So what's been going on?
Well, firstly I started a new treatment program for Chronic Fatigue and although I'm cautiously optimistic of my health improving, one of the initial side-effects was being hit with a truckload of anxiety which left me feeling despondent, depressed and hopeless.
Around the same time I entered a Theatrical Improvisation (a.k.a. Improv) contest with some new friends of mine; only to withdraw before the contest had even begun because I was feeling overwhelmed with anxiety and stress. Something I loved doing suddenly stopped being fun.
I also quit Toastmasters because I now know enough about public speaking and it doesn't make sense to pursue it any further until my health improves. This meant my social world was shrinking, right at the time I was feeling isolated, ill and anxious already.… Continue reading…
Ever had a girl break your heart so badly you thought you'd never recover? Couldn't get her off your mind? Desperate to get her back? Then you might find John's story helpful; and besides, I need to debrief to get this guy out of my system.
I met John in a youth hostel while on a winter road trip up the east coast of Australia in search of warmer weather. He seemed like a decent guy who was always cracking jokes, and before long the two of us were entertaining some of the other backpackers with our stories of adventure and comic irony.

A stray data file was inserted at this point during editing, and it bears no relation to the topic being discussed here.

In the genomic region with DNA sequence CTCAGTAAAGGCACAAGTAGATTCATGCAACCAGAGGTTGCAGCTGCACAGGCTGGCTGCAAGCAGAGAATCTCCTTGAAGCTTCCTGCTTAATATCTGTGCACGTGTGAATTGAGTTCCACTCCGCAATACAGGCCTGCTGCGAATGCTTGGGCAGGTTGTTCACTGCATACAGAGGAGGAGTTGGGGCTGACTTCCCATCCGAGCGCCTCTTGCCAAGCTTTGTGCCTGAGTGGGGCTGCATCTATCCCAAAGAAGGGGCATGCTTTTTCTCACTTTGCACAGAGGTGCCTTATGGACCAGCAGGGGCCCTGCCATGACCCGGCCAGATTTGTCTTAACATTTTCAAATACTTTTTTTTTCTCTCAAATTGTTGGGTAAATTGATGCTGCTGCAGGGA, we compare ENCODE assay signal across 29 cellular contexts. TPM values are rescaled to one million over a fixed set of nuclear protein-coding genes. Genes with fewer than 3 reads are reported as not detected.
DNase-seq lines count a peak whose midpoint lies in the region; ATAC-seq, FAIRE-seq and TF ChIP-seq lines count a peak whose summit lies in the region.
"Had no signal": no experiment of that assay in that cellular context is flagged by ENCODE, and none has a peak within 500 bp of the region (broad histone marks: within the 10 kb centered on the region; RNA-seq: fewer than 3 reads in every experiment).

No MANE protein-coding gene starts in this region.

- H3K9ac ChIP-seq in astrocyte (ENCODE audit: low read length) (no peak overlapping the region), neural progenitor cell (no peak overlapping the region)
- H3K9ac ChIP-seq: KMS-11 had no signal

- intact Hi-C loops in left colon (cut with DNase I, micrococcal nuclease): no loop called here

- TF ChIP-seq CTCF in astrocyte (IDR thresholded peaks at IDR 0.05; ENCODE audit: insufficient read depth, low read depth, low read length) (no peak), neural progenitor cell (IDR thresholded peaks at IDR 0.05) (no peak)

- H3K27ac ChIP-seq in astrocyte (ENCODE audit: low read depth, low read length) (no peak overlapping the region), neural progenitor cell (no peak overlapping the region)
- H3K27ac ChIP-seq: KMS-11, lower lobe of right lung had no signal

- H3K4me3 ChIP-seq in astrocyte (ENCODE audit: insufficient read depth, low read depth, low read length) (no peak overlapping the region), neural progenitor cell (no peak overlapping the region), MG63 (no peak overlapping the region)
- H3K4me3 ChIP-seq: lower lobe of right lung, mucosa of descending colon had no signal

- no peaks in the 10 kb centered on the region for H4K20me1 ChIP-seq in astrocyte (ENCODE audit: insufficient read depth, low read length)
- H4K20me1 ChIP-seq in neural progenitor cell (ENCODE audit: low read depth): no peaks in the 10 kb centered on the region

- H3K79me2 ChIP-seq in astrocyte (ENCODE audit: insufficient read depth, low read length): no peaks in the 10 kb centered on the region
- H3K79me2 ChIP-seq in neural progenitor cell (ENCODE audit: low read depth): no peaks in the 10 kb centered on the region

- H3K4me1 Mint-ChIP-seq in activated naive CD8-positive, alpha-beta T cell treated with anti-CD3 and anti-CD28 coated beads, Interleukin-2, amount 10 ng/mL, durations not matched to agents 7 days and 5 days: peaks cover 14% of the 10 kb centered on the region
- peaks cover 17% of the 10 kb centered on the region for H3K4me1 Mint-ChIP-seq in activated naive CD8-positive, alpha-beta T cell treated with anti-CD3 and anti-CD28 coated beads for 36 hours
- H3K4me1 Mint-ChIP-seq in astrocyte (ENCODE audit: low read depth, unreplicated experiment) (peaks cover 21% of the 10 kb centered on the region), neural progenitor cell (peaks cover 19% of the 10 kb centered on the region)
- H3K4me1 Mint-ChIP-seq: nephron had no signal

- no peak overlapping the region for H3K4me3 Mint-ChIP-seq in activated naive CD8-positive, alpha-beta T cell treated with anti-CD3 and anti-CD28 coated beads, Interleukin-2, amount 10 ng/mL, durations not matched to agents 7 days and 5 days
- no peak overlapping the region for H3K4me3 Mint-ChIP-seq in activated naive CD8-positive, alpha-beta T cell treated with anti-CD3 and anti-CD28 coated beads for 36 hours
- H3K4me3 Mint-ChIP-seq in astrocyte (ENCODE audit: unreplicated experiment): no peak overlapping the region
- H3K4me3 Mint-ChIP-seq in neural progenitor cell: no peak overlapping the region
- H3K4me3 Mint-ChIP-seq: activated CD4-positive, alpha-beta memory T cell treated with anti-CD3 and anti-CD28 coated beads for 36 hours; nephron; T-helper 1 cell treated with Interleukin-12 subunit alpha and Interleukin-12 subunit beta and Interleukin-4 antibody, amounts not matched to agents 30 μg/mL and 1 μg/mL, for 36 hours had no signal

John seemed intrigued when I mentioned that I was a recovering perfectionist, and asked me several times to elaborate about that. I told him the story of how I had a fulfilling engineering career up until the point where I decided I didn't enjoy it any more and decided to change direction. He could relate: John had studied law, and hated every minute of it. Then he'd joined the military, and he'd hated that too. He hated prosecuting people who hadn't done anything wrong, and in general his conscience bothered him a lot. He was from California, which he hated because it was being over-run with Mexicans.… Continue reading…
When you're feeling low, listening to music that describes exactly how you feel can help you get more deeply in touch with, and hence process, your raw emotions. So long as you avoid creating a story about why you feel bad that just reinforces the feeling, listening to music you can relate to can help you to move on from unpleasant feelings.